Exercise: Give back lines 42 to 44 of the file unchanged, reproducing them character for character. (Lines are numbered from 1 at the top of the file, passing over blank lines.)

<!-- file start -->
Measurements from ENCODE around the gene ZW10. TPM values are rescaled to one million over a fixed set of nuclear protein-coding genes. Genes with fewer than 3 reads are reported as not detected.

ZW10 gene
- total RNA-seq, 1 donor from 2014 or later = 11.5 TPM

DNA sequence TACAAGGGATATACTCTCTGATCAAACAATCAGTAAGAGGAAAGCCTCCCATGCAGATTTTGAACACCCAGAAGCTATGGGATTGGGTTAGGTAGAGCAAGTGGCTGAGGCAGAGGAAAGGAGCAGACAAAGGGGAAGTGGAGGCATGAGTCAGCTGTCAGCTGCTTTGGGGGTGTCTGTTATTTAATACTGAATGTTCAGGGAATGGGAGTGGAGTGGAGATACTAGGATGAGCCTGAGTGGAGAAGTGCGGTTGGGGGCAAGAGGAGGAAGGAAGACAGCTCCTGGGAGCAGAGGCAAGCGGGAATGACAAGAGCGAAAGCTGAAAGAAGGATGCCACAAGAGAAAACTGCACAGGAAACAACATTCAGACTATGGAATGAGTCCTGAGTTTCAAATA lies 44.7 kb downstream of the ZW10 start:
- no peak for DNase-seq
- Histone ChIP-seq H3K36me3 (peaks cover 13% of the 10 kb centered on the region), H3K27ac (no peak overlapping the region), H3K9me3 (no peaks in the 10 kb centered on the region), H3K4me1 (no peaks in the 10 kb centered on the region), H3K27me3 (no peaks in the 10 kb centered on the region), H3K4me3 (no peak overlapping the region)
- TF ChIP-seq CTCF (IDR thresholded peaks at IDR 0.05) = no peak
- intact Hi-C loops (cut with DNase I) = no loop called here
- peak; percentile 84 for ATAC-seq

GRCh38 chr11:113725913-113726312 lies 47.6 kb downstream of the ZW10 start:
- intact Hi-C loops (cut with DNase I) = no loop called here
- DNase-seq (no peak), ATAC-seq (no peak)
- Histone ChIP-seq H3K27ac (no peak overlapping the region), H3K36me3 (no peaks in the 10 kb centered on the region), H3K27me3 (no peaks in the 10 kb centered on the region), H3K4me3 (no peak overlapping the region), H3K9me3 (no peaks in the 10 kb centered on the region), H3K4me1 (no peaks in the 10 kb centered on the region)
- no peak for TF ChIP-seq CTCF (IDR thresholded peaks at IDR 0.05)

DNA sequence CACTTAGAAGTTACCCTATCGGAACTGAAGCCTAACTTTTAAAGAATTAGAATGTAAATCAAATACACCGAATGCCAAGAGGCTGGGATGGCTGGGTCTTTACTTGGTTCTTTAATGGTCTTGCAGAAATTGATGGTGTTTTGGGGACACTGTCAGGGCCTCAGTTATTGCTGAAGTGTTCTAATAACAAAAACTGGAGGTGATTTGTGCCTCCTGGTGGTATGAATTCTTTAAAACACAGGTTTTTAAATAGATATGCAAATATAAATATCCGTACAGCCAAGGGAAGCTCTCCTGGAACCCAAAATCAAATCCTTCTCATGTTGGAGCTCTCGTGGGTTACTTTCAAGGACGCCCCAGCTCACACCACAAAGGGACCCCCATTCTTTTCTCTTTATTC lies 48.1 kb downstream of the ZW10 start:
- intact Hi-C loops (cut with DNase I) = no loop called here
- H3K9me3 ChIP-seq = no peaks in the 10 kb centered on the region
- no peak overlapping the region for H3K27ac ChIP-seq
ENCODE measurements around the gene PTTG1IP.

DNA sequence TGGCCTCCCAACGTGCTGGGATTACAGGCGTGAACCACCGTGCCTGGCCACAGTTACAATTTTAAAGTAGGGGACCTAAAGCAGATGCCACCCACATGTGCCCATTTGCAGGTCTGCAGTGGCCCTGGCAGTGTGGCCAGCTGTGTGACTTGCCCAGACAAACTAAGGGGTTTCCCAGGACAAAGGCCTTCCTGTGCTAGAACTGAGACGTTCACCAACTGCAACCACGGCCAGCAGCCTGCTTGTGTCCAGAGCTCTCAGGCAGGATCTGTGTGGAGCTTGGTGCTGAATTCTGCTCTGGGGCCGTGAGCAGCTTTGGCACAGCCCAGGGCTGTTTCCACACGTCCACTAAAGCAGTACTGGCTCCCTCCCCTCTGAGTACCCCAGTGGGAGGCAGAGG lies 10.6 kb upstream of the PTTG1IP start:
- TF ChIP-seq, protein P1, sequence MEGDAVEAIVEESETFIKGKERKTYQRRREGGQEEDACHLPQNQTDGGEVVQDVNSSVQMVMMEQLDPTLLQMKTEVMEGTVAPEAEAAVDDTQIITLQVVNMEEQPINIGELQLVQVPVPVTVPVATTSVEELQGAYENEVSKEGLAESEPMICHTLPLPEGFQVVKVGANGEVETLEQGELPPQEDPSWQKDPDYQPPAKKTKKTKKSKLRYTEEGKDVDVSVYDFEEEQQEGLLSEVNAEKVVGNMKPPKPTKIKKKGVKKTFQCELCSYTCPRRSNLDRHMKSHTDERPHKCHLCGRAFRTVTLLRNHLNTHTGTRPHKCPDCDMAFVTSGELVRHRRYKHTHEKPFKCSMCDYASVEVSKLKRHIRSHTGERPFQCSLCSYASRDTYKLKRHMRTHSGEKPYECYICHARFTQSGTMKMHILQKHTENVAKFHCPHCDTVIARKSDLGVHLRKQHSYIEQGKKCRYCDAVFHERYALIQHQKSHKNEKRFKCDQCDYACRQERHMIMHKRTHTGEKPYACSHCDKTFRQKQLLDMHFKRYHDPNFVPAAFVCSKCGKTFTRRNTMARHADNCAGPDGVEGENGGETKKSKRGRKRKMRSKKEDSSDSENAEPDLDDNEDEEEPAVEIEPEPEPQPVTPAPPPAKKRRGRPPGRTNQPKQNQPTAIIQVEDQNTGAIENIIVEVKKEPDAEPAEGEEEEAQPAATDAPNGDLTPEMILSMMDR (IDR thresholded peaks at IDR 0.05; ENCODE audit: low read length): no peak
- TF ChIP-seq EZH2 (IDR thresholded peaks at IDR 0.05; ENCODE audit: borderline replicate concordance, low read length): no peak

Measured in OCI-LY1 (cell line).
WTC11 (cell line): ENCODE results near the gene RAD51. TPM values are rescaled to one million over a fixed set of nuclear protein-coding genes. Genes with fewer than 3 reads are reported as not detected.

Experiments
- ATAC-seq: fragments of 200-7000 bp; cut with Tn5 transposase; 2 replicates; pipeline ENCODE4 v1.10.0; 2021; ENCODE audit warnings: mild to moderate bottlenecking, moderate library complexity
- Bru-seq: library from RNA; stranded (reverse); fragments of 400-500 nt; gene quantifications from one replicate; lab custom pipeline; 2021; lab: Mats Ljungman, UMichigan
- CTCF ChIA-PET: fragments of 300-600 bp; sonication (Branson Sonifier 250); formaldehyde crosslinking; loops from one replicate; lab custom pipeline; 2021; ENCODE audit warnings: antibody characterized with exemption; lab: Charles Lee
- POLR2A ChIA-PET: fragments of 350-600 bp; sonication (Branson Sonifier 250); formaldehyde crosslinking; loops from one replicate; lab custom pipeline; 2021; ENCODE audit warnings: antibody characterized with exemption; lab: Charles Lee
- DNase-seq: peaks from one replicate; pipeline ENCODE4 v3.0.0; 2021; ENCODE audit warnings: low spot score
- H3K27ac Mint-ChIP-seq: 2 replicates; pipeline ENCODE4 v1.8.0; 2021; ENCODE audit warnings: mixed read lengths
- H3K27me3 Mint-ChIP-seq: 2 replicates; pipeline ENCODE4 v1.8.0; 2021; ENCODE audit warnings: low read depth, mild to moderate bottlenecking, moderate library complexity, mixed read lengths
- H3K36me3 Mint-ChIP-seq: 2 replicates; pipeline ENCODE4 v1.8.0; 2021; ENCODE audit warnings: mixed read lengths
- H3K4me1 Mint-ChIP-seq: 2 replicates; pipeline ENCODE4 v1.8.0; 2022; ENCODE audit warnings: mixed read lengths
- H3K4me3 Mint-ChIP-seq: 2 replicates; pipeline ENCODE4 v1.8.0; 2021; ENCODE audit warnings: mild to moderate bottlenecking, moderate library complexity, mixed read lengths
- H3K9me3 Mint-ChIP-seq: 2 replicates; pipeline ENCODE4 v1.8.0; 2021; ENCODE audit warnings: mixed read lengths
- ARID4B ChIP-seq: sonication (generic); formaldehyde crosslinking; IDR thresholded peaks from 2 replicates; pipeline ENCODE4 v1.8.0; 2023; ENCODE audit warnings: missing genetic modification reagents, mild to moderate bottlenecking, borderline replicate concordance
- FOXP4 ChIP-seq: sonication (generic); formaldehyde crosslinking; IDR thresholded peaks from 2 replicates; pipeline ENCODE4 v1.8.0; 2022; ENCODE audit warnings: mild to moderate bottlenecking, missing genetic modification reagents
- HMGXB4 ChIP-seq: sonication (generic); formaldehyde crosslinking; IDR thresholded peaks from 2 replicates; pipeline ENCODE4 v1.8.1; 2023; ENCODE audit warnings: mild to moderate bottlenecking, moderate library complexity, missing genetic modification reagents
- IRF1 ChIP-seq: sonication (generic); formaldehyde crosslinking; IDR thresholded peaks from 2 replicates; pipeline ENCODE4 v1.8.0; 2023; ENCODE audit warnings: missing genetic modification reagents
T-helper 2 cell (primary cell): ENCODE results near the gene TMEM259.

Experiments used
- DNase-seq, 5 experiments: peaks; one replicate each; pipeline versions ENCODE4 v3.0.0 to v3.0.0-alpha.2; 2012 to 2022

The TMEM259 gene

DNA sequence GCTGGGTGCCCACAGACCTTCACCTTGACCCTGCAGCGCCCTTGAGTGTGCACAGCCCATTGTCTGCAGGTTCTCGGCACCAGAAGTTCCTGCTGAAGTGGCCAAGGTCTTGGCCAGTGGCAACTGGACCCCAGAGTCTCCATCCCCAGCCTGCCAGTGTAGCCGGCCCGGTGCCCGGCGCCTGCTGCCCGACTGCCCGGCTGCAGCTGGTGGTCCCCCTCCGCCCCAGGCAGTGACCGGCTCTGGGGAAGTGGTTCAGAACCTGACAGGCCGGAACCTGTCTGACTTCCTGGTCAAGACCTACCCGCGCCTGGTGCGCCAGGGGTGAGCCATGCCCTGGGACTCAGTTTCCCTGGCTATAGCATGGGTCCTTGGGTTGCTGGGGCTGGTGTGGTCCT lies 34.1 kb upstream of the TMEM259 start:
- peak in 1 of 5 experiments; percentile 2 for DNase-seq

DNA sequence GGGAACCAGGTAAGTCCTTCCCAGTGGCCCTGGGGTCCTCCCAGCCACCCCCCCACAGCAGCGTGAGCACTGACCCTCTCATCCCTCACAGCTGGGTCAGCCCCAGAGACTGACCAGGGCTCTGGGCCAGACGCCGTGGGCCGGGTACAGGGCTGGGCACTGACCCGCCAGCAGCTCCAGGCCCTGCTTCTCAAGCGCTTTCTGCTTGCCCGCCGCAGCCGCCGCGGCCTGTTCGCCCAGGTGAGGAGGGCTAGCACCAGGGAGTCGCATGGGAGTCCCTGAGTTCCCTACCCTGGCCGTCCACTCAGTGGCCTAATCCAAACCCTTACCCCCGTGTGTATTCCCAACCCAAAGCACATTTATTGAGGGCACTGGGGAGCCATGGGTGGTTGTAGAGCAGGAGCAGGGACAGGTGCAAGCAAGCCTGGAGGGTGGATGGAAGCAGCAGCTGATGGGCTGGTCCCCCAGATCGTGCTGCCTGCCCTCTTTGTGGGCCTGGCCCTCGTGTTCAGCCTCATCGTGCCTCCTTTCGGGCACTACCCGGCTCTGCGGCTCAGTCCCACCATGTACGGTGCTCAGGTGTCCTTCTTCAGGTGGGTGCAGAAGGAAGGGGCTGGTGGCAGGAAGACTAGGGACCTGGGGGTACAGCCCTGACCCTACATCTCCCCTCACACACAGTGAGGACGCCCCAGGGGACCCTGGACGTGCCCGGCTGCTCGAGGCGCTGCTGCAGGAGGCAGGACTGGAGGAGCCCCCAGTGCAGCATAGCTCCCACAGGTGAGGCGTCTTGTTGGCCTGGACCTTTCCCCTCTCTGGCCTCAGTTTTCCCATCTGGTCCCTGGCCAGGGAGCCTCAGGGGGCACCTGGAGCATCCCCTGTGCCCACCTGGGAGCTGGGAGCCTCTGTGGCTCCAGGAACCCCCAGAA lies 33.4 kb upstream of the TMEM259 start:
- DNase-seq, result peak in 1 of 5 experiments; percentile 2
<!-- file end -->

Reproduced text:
Experiments used
- DNase-seq, 5 experiments: peaks; one replicate each; pipeline versions ENCODE4 v3.0.0 to v3.0.0-alpha.2; 2012 to 2022

The TMEM259 gene